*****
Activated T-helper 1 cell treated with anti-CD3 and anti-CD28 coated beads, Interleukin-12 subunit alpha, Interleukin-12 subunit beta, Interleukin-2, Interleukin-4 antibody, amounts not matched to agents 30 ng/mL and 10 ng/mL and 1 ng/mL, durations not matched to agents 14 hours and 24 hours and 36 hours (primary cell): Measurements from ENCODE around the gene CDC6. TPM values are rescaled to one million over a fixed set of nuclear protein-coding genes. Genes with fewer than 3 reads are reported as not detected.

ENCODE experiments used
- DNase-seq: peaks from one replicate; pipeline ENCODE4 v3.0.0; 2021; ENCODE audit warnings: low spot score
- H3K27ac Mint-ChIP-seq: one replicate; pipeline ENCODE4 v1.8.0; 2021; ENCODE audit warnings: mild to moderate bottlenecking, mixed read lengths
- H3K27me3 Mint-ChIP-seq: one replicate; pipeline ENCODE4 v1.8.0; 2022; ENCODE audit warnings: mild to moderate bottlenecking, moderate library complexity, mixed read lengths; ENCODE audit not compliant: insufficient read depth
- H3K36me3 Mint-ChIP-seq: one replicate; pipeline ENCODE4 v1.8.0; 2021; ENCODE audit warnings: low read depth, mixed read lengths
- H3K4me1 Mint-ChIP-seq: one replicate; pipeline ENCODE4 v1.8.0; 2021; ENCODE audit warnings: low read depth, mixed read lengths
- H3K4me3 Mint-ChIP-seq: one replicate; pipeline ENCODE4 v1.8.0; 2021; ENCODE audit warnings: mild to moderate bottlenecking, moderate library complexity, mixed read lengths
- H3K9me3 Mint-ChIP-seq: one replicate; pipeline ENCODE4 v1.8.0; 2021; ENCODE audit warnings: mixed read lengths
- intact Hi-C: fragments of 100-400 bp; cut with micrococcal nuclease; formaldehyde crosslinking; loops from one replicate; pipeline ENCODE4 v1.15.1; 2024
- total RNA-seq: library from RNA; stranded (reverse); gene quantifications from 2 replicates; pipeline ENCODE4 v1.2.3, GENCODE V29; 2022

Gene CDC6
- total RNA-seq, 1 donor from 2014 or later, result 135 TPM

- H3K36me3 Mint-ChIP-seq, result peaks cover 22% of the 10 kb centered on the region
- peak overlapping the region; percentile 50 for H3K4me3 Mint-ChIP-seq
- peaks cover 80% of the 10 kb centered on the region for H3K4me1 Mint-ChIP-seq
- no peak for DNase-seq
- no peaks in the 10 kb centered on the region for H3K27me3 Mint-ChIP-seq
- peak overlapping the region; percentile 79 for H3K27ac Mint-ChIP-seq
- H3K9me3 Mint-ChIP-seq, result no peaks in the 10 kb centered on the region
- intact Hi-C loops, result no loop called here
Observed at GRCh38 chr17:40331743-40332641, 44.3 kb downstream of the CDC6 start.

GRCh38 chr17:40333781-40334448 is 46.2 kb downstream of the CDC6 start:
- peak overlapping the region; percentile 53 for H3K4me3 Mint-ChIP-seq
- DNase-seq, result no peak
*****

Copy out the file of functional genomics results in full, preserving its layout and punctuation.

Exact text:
Activated T-helper 1 cell treated with anti-CD3 and anti-CD28 coated beads, Interleukin-12 subunit alpha, Interleukin-12 subunit beta, Interleukin-2, Interleukin-4 antibody, amounts not matched to agents 30 ng/mL and 10 ng/mL and 1 ng/mL, durations not matched to agents 14 hours and 24 hours and 36 hours (primary cell): Measurements from ENCODE around the gene CDC6. TPM values are rescaled to one million over a fixed set of nuclear protein-coding genes. Genes with fewer than 3 reads are reported as not detected.

ENCODE experiments used
- DNase-seq: peaks from one replicate; pipeline ENCODE4 v3.0.0; 2021; ENCODE audit warnings: low spot score
- H3K27ac Mint-ChIP-seq: one replicate; pipeline ENCODE4 v1.8.0; 2021; ENCODE audit warnings: mild to moderate bottlenecking, mixed read lengths
- H3K27me3 Mint-ChIP-seq: one replicate; pipeline ENCODE4 v1.8.0; 2022; ENCODE audit warnings: mild to moderate bottlenecking, moderate library complexity, mixed read lengths; ENCODE audit not compliant: insufficient read depth
- H3K36me3 Mint-ChIP-seq: one replicate; pipeline ENCODE4 v1.8.0; 2021; ENCODE audit warnings: low read depth, mixed read lengths
- H3K4me1 Mint-ChIP-seq: one replicate; pipeline ENCODE4 v1.8.0; 2021; ENCODE audit warnings: low read depth, mixed read lengths
- H3K4me3 Mint-ChIP-seq: one replicate; pipeline ENCODE4 v1.8.0; 2021; ENCODE audit warnings: mild to moderate bottlenecking, moderate library complexity, mixed read lengths
- H3K9me3 Mint-ChIP-seq: one replicate; pipeline ENCODE4 v1.8.0; 2021; ENCODE audit warnings: mixed read lengths
- intact Hi-C: fragments of 100-400 bp; cut with micrococcal nuclease; formaldehyde crosslinking; loops from one replicate; pipeline ENCODE4 v1.15.1; 2024
- total RNA-seq: library from RNA; stranded (reverse); gene quantifications from 2 replicates; pipeline ENCODE4 v1.2.3, GENCODE V29; 2022

Gene CDC6
- total RNA-seq, 1 donor from 2014 or later, result 135 TPM

- H3K36me3 Mint-ChIP-seq, result peaks cover 22% of the 10 kb centered on the region
- peak overlapping the region; percentile 50 for H3K4me3 Mint-ChIP-seq
- peaks cover 80% of the 10 kb centered on the region for H3K4me1 Mint-ChIP-seq
- no peak for DNase-seq
- no peaks in the 10 kb centered on the region for H3K27me3 Mint-ChIP-seq
- peak overlapping the region; percentile 79 for H3K27ac Mint-ChIP-seq
- H3K9me3 Mint-ChIP-seq, result no peaks in the 10 kb centered on the region
- intact Hi-C loops, result no loop called here
Observed at GRCh38 chr17:40331743-40332641, 44.3 kb downstream of the CDC6 start.

GRCh38 chr17:40333781-40334448 is 46.2 kb downstream of the CDC6 start:
- peak overlapping the region; percentile 53 for H3K4me3 Mint-ChIP-seq
- DNase-seq, result no peak